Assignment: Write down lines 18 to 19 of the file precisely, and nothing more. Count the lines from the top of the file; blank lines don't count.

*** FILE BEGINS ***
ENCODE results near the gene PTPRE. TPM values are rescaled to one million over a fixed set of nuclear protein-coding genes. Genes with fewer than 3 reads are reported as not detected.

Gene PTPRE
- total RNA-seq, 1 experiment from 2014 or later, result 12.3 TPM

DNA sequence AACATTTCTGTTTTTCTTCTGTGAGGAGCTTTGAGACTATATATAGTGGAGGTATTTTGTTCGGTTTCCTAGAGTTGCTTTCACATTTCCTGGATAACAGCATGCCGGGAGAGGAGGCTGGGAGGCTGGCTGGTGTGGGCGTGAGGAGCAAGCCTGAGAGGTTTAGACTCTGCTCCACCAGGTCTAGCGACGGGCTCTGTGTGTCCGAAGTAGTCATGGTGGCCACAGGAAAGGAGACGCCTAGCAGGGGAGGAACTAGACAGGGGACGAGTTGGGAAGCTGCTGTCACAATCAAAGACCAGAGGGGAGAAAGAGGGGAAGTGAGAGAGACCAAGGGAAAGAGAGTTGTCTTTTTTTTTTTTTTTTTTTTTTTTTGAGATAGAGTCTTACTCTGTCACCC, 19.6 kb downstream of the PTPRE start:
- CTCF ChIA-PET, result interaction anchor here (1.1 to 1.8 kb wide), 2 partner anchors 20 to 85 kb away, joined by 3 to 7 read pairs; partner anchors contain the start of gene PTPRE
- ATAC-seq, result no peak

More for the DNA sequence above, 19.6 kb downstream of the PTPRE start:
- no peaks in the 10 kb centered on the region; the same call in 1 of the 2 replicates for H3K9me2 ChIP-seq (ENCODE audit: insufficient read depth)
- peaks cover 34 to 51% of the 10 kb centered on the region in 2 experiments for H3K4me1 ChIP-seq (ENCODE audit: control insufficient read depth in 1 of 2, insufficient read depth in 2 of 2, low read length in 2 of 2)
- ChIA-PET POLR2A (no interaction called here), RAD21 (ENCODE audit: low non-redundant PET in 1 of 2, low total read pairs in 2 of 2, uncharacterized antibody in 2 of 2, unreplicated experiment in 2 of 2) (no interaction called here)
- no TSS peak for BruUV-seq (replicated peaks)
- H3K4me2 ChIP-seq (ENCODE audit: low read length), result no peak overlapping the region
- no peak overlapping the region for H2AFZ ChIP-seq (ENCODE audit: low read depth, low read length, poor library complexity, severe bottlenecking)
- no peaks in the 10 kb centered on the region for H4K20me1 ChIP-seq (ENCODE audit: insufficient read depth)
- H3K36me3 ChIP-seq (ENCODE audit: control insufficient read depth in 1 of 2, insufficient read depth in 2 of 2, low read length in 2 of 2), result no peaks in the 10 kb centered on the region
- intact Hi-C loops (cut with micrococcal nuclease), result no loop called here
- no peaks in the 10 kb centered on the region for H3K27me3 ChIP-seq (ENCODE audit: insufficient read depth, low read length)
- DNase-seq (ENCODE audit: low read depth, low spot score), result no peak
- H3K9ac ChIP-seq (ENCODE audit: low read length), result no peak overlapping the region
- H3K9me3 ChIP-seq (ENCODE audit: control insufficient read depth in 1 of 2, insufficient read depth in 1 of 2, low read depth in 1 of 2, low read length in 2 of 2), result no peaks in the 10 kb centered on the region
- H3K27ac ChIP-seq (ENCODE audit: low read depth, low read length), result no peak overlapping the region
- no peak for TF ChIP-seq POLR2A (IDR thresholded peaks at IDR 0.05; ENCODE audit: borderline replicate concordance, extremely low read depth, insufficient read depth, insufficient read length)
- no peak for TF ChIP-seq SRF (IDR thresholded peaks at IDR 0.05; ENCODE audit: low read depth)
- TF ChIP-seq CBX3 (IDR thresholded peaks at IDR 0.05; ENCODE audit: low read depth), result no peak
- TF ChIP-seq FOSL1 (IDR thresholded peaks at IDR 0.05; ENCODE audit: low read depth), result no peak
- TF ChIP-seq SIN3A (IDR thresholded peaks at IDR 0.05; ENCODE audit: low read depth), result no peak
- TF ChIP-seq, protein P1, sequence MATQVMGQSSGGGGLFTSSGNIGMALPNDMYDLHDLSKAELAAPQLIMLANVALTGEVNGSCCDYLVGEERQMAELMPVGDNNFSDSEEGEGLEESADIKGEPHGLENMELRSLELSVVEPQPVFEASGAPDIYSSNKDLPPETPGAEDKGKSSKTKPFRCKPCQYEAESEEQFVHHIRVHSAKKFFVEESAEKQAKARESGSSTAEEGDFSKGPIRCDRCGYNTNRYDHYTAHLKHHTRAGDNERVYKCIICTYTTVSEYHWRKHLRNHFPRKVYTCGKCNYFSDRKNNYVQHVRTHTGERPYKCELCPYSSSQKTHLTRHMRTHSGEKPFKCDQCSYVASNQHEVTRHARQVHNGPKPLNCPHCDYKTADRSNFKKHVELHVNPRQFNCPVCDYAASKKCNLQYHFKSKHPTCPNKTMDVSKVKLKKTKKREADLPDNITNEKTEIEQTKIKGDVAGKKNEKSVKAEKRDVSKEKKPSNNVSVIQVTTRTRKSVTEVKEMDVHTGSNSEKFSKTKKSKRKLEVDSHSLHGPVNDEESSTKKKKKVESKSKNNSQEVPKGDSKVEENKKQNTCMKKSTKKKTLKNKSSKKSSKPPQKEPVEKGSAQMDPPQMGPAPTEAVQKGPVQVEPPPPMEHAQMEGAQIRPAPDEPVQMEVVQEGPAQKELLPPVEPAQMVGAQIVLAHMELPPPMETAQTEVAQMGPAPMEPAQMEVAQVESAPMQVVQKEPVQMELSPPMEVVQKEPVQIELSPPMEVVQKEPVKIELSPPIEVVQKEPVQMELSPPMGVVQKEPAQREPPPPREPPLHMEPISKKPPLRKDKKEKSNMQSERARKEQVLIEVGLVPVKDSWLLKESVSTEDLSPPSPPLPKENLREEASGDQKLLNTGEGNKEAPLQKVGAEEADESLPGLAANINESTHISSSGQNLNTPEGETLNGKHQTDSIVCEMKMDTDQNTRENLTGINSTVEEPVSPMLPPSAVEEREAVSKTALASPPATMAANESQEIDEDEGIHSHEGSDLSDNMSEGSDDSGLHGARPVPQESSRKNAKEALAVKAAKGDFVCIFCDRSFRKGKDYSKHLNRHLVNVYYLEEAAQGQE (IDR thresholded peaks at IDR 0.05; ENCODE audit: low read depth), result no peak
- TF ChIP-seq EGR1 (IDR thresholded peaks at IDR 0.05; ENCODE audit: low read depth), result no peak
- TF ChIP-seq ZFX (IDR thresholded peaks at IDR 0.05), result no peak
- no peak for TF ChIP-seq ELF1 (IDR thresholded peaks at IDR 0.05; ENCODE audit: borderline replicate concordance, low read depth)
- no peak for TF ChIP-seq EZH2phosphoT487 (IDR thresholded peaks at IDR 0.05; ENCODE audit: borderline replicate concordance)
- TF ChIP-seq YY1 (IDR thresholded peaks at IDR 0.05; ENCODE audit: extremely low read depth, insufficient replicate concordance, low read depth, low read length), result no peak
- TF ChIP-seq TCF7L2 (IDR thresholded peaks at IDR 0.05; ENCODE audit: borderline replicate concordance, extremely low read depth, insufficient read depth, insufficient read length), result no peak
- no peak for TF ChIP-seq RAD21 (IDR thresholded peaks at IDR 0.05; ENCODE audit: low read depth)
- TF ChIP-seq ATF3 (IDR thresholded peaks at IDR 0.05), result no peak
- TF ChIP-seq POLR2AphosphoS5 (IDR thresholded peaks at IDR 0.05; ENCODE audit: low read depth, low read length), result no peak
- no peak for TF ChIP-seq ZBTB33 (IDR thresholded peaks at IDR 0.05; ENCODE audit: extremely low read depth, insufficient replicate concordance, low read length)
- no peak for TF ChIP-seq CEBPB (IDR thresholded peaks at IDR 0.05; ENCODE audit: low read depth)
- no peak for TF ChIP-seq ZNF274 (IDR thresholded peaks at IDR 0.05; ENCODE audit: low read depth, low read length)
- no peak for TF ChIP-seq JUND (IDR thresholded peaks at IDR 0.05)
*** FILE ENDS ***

- DNase-seq (ENCODE audit: low read depth, low spot score), result no peak
- H3K9ac ChIP-seq (ENCODE audit: low read length), result no peak overlapping the region